|Publication number||US6129606 A|
|Application number||US 09/340,390|
|Publication date||Oct 10, 2000|
|Filing date||Jun 28, 1999|
|Priority date||Oct 16, 1998|
|Publication number||09340390, 340390, US 6129606 A, US 6129606A, US-A-6129606, US6129606 A, US6129606A|
|Inventors||Po Man Yuen|
|Original Assignee||Yuen; Po Man|
|Export Citation||BiBTeX, EndNote, RefMan|
|Patent Citations (10), Referenced by (27), Classifications (9), Legal Events (5)|
|External Links: USPTO, USPTO Assignment, Espacenet|
This application is based on provisional Application Serial No. 60/104,641, filed Oct. 16, 1998.
This invention pertains to toys and amusement devices and more particularly to devices created by using the principal of centrifugal force in conjunction with a flexible extension to create a wobble, bobbing or rocking motion effect.
Isaacs U.S. Pat. No. 1,152,539 and Del Mas U.S. Pat. No. 2,760,303 are early inventions disclosing toys mounted on springs to impart rocking, bobbing or wobbling motion to a toy or amusement device.
Cohn U.S. Pat. No. 2,504,652 discloses a toy incorporating a power driven mechanism for creating a back-and-forth action to the toy.
Norton U.S. Pat. No. 5,169,354 provides an off-center weight to the driven shaft which creates a wobble or rocking motion to the device as do also the patents of Lin U.S. Pat. No. 5,360,366, Hughes U.S. Pat. No. 4,536,167 and Ku U.S. Pat. No. 5,720,644. In all of these developments, those that use a motor mechanism, have the drive shaft rotating to cause the offset weight to rotate.
It is an object of this invention to provide a wobble, rocking or bobbing mechanism for toys and amusement devices in which the motor spindle remains stationary and the body of the motor rotates around the spindle including an offset weight to obtain the desired action.
Another object of this invention is to provide toys and the like which are inexpensive, durable and easily manufactured.
Still a further object of this invention is to provide a mechanism positioned a substantial distance from the base support on flexible means permitting a substantial action to the device.
In summary, this invention relates to toys having a wobble, bobbing or rocking mechanism which cause the toys or amusement devices to bob, wobble or rock due to the eccentric forces applied by an offset weight which moves with the main motor around a central fixed shaft in an orbit which goes up and down relative to the horizon.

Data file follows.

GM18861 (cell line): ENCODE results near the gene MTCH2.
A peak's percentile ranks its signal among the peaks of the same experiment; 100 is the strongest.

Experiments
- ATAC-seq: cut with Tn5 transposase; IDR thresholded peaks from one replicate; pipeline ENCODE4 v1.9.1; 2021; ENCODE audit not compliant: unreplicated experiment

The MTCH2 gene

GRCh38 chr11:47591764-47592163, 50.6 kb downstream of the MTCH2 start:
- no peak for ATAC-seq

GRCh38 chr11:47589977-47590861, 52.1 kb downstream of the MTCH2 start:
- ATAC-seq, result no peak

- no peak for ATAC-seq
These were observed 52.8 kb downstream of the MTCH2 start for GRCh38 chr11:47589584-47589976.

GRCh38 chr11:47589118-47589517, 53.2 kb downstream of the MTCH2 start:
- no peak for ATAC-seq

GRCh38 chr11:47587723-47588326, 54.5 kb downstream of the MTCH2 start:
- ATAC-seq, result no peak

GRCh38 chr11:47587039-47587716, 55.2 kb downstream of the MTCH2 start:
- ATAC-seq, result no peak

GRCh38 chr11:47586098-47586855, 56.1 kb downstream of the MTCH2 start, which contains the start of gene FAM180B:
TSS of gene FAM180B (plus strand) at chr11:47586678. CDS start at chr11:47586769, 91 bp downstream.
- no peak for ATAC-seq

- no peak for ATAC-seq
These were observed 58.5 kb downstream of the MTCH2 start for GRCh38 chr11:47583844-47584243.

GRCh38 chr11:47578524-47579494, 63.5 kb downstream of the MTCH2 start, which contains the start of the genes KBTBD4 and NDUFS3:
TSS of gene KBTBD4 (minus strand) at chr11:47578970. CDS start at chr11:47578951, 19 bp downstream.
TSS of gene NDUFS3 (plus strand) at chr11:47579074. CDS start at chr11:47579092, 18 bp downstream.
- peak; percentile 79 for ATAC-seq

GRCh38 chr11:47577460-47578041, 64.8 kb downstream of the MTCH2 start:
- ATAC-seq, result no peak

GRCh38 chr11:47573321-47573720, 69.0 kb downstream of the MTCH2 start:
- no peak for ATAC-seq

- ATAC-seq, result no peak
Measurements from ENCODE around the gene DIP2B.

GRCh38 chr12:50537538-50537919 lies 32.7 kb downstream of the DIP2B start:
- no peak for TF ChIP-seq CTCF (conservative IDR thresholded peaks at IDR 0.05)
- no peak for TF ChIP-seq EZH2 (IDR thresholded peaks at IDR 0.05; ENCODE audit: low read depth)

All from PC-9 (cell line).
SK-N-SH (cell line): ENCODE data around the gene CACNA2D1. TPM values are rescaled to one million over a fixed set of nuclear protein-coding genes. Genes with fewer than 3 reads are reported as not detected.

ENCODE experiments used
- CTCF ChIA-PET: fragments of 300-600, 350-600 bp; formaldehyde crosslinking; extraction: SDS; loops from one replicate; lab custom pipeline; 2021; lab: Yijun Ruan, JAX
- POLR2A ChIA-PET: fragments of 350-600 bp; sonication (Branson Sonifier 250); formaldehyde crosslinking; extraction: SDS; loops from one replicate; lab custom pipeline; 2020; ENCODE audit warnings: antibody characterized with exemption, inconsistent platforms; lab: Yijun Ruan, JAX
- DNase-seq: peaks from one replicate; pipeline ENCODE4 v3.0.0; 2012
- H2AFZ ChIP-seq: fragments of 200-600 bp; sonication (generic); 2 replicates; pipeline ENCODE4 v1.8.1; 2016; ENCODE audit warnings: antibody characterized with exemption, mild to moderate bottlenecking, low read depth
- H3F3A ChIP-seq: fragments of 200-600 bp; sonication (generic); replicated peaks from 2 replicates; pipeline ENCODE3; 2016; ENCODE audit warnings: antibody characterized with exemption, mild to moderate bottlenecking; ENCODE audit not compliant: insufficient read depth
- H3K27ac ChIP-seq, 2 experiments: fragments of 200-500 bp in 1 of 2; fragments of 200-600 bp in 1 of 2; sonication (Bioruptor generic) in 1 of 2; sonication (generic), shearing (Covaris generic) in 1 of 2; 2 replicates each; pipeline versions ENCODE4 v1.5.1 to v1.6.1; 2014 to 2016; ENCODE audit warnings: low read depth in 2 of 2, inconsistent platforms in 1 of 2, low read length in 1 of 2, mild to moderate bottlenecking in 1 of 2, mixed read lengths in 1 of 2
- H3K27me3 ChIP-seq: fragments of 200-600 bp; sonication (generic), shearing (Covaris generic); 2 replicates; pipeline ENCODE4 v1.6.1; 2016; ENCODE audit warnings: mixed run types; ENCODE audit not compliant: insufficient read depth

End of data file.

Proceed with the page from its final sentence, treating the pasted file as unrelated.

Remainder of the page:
These and other objects will be apparent from the following descriptions and the drawings which are described as follows:
FIG. 1, is a front perspective and viewed in the direction of the arrows;
FIG. 2, is a cross-section of the invention;
FIG. 3, is a cross-sectional view taken along the line 3--3 of FIG. 2, and viewed in the direction of the arrows;
FIG. 4, is a side view of the device with its movement shown in phantom lines.
Devices created by this invention will give rise to a rocking, bobbing or wobbling motion or action. Specifically, a spinning object is placed in a chamber or a container, where the spinning object is unbalanced about the spinning axis. The unbalance causes the chamber to wobble on its mount back and forth as the offset weight rotates about a central axis. When the chamber is attached to a flexible extension, the rocking, bobbing or wobble is created. Bobbing occurs when the spinning object spins on an axis which intersects the horizontal plane of an angle. This is due to the weight moving up and down vertically while also spinning.
In the Figures, the toy or the rocking mechanism T, which simulates a fireman figurine, includes a base B comprising a pair of spaced shoes or feet 2. Spaced above the shoes 2 is a housing H. The housing H comprises two interconnected shells 4 and 6 which are joined together by bayonet connections or threads (not shown) or the like. The shells 4 and 6 are substantial hemispheres with shell 4 being the front shell and shell 6 being the rear shell. At the bottom of shell 6 and mounted to shell 6 by adhesive or by heat sealing or screws or the like are upper legs 8. Each of legs 8 are provided with a coil spring 10 connected thereto at its upper end 12 and at its lower end 14 to feet or shoes 2. The coil springs 10 are sufficiently flexible to permit the housing H to flex thereon relative to the base B shoes or feet 2. The housing H, feet 2, upper legs 8 and coil springs 10 may be made of plastic, metal, glass or the like. Shell 6 of housing H includes a post 16 extending inwardly from the inside surface 18 of shell 6. Shell 4 is provided with an opening 20. Post 16 includes a bore hole 22. Mounted in the opening 20 is a motor on/off push button 24. Push button 24 is mounted on the motor shaft 26.